761 F2d 688 Coplin v. United States E O'Connor E

761 F.2d 688

56 A.F.T.R.2d 85-5019, 85-1 USTC P 9381

Paul H. and Patricia COPLIN, Appellees,
The UNITED STATES, Appellant.
Robert E. O'CONNOR, et ux., Gladys E. O'Connor, Appellees,
The UNITED STATES, Appellant.
Jon D. COFFIN, Appellee,
The UNITED STATES, Appellant.
Jack R. and Maria R. MATTOX, Appellees,
The UNITED STATES, Appellant.

Appeal Nos. 85-504 to 85-507.

United States Court of Appeals,
Federal Circuit.

May 10, 1985.

Michael Paup, Tax Div., Dept. of Justice, Washington, D.C., argued for appellant. With him on brief were Glenn L. Archer, Jr., Asst. Atty. Gen. and David English Carmack, Washington, D.C.

Andrew Barnard, Barnard, P.A., Miami, Fla., argued for appellees Paul H. and Patricia Coplin. With him on the brief were George S. Barnard and Beverly Barnard Parker, Miami, Fla.

David J. Kiyonaga and Michael C. Pierce, Balboa, Republic of Panama, of counsel.

Allan I. Mendelsohn, Ward & Mendelsohn, Washington, D.C., argued for appellees Robert E. O'Connor, et ux. and Gladys E. O'Connor. With him on the brief was Marvin L. Szymkowicz, Washington, D.C.

Dwight A. McKabney, APO, Miami, Fla., of counsel.

John C. Morrison, Kiefer & Morrison, Washington, D.C., was on brief for appellees, Jack R. and Maria R. Mattox.

Elisabeth A. Walker and Darrell F. Brown, Darrell F. Brown and Associates, P.A., Little Rock, Ark., were on brief, for appellee Jon D. Coffin.

Before RICH, BALDWIN, SMITH, NIES and BISSELL, Circuit Judges.

BISSELL, Circuit Judge.

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The government appeals from a decision of the United States Claims Court holding that United States citizens employed by the Panama Canal Commission are exempt from United States income tax. We reverse.



These appeals were consolidated by order of this court dated October 22, 1984, and involve suits for the refund of federal income taxes. Paul Coplin, Robert O'Connor, Jon Coffin, and Jack Mattox are United States citizens and during the respective relevant tax years were employees of the Panama Canal Commission (Commission), an agency of the United States government. The wages they received from the Commission were included in computing their federal income tax for the years 1979 (Coplin and Coffin), 1980 (Mattox), and 1981 (O'Connor and Mattox). Based on their understanding of an international agreement, the taxpayers filed claims for refund for the amount of tax paid with respect to income received from the Commission. The Internal Revenue Service denied each of their claims and these suits followed.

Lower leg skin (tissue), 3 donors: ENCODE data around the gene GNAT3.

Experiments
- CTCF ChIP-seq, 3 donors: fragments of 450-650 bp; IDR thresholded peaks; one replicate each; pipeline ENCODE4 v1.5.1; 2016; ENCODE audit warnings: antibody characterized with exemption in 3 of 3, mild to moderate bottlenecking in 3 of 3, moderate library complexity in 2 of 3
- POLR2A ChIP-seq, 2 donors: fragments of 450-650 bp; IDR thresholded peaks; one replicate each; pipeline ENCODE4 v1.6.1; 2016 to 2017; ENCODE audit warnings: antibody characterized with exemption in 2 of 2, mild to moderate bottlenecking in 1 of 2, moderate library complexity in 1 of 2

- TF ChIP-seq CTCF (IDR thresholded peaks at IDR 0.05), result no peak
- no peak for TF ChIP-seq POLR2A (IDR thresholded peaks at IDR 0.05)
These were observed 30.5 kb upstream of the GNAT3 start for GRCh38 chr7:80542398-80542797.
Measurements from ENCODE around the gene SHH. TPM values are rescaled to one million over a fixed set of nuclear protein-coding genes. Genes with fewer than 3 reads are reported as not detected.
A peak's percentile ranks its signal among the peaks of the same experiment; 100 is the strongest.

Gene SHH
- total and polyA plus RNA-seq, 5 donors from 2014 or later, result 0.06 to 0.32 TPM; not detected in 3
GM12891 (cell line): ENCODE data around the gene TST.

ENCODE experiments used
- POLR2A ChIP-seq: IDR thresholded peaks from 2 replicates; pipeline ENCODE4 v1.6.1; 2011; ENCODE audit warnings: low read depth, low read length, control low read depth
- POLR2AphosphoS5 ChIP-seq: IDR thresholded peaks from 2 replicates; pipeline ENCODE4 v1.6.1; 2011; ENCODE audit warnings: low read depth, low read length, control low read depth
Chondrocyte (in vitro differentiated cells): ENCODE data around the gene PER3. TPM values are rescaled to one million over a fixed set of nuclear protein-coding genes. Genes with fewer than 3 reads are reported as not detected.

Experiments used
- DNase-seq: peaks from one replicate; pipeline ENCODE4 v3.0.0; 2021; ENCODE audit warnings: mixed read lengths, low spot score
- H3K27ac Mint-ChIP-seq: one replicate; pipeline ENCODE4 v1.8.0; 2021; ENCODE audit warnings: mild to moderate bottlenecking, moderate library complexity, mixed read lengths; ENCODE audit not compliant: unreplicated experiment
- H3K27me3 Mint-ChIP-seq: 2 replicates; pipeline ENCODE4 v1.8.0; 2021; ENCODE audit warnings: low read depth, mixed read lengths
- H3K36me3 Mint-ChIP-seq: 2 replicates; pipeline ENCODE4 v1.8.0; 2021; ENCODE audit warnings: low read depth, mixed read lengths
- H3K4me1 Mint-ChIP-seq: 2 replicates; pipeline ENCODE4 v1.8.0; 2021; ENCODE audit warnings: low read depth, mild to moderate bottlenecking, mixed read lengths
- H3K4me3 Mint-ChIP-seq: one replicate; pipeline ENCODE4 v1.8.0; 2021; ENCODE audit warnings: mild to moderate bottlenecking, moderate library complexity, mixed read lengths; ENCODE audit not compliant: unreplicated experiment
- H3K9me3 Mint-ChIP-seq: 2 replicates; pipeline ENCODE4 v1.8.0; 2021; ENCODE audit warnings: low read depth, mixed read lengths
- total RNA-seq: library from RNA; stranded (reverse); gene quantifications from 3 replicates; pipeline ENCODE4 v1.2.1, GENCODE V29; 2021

On September 7, 1977, after years of negotiation, the United States and the Republic of Panama signed the Panama Canal Treaty, T.I.A.S. No. 10030. The Senate approved the treaty and it entered into force on October 1, 1979, restoring to Panama territorial sovereignty over the Canal Zone. Panama granted to the United States the right to manage, operate, and maintain the canal until the year 2000. During this period the canal is to be operated by the Commission. The treaty provides for increasing participation by the Republic of Panama in the management of the canal, in preparation for its assumption of full responsibility for the canal's operation when the treaty expires.


Because the Canal Zone would no longer be subject to United States territorial sovereignty, it was necessary to define the rights and legal status of the Commission and its employees vis-a-vis each country. These matters were to be governed by the Agreement Implementing Article III of the Panama Canal Treaty, Sept. 7, 1977, United States-Panama, T.I.A.S. No. 10031 (Implementation Agreement). The Implementation Agreement contains twenty-one articles governing such subjects as registration of vehicles, exemption from import duties, and criminal jurisdiction. Article XV thereof deals with taxation of the Commission and its United States citizen employees:




1. By virtue of this Agreement, the Commission, its contractors and subcontractors are exempt from payment in the Republic of Panama of all taxes, fees or other charges on their activities or property.


2. United States citizen employees and dependents shall be exempt from any taxes, fees, or other charges on income received as a result of their work for the Commission. Similarly, they shall be exempt from payment of taxes, fees or other charges on income derived from sources outside the Republic of Panama.


3. United States citizen employees and dependents shall be exempt from taxes, fees or other charges on gifts or inheritance or on personal property, the presence of which within the territory of the Republic of Panama is due solely to the stay therein of such persons on account of their or their sponsor's work with the Commission.